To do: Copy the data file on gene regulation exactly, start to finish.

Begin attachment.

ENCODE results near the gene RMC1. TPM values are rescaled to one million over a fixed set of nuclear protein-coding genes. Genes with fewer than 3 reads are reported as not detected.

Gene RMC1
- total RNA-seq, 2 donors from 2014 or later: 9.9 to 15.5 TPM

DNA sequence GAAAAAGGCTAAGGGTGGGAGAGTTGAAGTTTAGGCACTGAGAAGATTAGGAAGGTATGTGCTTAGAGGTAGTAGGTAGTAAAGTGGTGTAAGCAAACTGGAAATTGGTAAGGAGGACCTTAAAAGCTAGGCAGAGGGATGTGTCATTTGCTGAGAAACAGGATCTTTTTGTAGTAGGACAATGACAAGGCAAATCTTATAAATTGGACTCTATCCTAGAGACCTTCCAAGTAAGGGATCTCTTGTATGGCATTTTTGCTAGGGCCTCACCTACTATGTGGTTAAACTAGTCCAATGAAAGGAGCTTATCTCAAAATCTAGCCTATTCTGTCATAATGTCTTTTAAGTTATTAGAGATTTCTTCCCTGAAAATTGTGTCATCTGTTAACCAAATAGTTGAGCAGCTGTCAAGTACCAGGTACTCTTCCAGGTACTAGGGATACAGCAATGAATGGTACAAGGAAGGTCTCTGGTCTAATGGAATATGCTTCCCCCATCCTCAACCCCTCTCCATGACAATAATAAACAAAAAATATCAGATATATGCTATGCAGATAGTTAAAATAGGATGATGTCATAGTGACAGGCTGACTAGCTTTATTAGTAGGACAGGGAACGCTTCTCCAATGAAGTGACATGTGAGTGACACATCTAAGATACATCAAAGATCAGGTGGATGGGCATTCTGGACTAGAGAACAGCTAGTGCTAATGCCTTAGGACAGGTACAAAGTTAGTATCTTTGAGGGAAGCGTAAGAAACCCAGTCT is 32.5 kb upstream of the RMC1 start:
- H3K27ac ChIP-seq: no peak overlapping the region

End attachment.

ENCODE results near the gene RMC1. TPM values are rescaled to one million over a fixed set of nuclear protein-coding genes. Genes with fewer than 3 reads are reported as not detected.

Gene RMC1
- total RNA-seq, 2 donors from 2014 or later: 9.9 to 15.5 TPM

DNA sequence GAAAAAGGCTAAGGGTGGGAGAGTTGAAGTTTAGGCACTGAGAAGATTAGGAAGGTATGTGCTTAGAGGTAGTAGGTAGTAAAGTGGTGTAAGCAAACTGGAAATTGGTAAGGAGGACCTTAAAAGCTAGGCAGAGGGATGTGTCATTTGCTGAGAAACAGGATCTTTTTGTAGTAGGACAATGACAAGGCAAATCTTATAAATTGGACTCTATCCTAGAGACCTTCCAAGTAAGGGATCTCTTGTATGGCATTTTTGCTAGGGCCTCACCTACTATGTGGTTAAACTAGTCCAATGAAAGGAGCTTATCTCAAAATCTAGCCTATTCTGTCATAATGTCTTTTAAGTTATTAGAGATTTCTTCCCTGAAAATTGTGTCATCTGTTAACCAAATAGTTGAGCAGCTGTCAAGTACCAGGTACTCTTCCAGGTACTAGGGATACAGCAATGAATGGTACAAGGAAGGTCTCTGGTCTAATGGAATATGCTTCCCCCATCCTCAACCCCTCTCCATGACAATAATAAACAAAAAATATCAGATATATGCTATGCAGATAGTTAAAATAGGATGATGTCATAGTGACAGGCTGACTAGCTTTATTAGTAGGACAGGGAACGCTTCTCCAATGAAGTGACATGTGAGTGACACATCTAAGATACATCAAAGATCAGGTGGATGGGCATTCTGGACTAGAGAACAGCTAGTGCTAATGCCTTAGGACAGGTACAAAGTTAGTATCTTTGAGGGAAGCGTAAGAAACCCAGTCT is 32.5 kb upstream of the RMC1 start:
- H3K27ac ChIP-seq: no peak overlapping the region